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Events
  • Otis Fine Arts hosts a Visiting Artist lecture series featuring Matthew Brandt, a Los Angeles-based artist. Read more about him here.
     
  • Otis Fine Arts hosts a Visiting Artist lecture series featuring Kerry Tribe, an artist working primarily in film, video, and installation. Read more about her here.
  • You are invited to a Movies that Matter Special Screening of the powerful new film shaping the debate about rape on college campuses, The Hunting Ground, on Tuesday, September 15 at 7:15 PM in the Otis Forum.  The Hunting Ground is a startling exposé of sexual assaults on U.S. colleges, institutional cover-ups and the brutal social toll on the victims and their families from the Academy Award-nominated filmmaking team of Kirby Dick and Amy Ziering.
  • Otis Books is pleased to publish Tim Erickson’s debut collection of poetry, Egopolis, a textual journey through destruction, resistance, city, and the Ego, from ancient times to the present day. Erickson’s work has appeared in the Chicago Review, Western Humanities Review, and the Salt Anthology of New Writing. He lives in Salt Lake City.

  • The Architecture/Landscape/Interiors Department at OTIS College of Art and Design is pleased to announce a lecture by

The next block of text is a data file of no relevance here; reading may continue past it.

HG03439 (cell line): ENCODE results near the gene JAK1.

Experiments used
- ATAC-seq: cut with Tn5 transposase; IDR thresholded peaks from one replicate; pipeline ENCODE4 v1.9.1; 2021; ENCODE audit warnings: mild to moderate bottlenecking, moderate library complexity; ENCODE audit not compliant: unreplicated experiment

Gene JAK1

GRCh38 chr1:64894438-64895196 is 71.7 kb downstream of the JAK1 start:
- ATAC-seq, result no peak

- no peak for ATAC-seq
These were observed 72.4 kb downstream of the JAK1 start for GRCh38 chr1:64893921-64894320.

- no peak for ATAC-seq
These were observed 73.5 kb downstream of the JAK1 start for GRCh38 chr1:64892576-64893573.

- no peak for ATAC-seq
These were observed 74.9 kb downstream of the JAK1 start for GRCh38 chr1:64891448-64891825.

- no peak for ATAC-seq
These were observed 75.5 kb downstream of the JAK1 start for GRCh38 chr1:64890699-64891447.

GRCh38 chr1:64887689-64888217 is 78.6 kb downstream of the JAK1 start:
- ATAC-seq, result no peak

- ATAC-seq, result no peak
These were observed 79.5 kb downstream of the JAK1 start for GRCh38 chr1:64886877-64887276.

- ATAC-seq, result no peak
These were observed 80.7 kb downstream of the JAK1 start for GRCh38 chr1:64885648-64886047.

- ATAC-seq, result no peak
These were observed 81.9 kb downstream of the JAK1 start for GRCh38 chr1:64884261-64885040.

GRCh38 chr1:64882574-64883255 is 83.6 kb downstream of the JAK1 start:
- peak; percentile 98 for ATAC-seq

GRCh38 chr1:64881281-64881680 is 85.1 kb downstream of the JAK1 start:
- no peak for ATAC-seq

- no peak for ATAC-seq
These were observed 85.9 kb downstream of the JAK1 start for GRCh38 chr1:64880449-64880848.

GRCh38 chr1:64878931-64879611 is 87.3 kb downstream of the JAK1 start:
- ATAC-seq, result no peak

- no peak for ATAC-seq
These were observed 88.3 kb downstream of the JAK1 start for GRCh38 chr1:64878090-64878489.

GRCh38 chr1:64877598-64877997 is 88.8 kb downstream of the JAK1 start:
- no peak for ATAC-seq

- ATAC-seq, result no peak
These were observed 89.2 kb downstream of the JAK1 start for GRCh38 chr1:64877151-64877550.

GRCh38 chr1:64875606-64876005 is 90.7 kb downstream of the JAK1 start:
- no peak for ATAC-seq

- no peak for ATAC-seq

• Otis Fine Arts hosts a Visiting Artist lecture series featuring Hassan Khan, an artist who lives and works in Cairo, Egypt. Read more about him here.

  • Otis Graduate Writing students will read from their works-in-progress.

O-Tube

Alison Saar

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Interview on Youtube

Alison Saar ('81, MFA Fine Arts) was born in Los Angeles in 1956 to celebrated African American artist Betye Saar and painter-conservator Richard Saar.

She is a recipient of the John Simon Guggenheim Memorial Foundation Fellowship, an Artist Fellowship from the National Endowment for the Arts, and a City of Los Angeles (C.O.L.A.) Artist Fellowship.

Since her artist residency at Dartmouth College, she has had key exhibitions at the UCLA Fowler Museum of Cultural History, L.A. Louver and Pasadena Museum of California Art.

Saar's highly personal, often life-sized sculptures are marked by their emotional candor, and by contrasting materials and messages, thus imbuing her figures and other artworks with a high degree of cultural subtext.

Art critic Rebecca Epstein writes,"Saar juggles themes of personal and cultural identity as she fashions various sizes of female bodies (often her own) that are buoyant with story while solid in stance. [Her works often embody a] balance of strength and tenderness, in form and idea."

www.lalouver.com